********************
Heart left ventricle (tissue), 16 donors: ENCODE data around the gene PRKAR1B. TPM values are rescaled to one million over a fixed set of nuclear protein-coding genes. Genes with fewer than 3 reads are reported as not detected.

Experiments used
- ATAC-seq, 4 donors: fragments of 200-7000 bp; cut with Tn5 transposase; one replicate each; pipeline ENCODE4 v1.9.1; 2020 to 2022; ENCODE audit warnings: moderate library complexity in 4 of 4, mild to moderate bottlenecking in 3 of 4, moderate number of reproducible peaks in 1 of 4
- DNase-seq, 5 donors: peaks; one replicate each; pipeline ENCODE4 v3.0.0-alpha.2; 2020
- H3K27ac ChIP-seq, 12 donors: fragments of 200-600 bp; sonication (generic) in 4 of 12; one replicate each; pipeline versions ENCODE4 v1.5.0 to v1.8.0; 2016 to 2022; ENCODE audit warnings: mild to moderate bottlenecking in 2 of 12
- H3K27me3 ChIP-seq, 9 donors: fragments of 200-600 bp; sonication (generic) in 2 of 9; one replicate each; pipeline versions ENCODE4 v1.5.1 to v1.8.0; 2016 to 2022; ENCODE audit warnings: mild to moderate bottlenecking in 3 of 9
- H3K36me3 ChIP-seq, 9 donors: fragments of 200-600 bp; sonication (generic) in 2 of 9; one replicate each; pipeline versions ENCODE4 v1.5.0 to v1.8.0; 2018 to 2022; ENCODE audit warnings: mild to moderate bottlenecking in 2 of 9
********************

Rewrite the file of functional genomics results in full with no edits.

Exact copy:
Heart left ventricle (tissue), 16 donors: ENCODE data around the gene PRKAR1B. TPM values are rescaled to one million over a fixed set of nuclear protein-coding genes. Genes with fewer than 3 reads are reported as not detected.

Experiments used
- ATAC-seq, 4 donors: fragments of 200-7000 bp; cut with Tn5 transposase; one replicate each; pipeline ENCODE4 v1.9.1; 2020 to 2022; ENCODE audit warnings: moderate library complexity in 4 of 4, mild to moderate bottlenecking in 3 of 4, moderate number of reproducible peaks in 1 of 4
- DNase-seq, 5 donors: peaks; one replicate each; pipeline ENCODE4 v3.0.0-alpha.2; 2020
- H3K27ac ChIP-seq, 12 donors: fragments of 200-600 bp; sonication (generic) in 4 of 12; one replicate each; pipeline versions ENCODE4 v1.5.0 to v1.8.0; 2016 to 2022; ENCODE audit warnings: mild to moderate bottlenecking in 2 of 12
- H3K27me3 ChIP-seq, 9 donors: fragments of 200-600 bp; sonication (generic) in 2 of 9; one replicate each; pipeline versions ENCODE4 v1.5.1 to v1.8.0; 2016 to 2022; ENCODE audit warnings: mild to moderate bottlenecking in 3 of 9
- H3K36me3 ChIP-seq, 9 donors: fragments of 200-600 bp; sonication (generic) in 2 of 9; one replicate each; pipeline versions ENCODE4 v1.5.0 to v1.8.0; 2018 to 2022; ENCODE audit warnings: mild to moderate bottlenecking in 2 of 9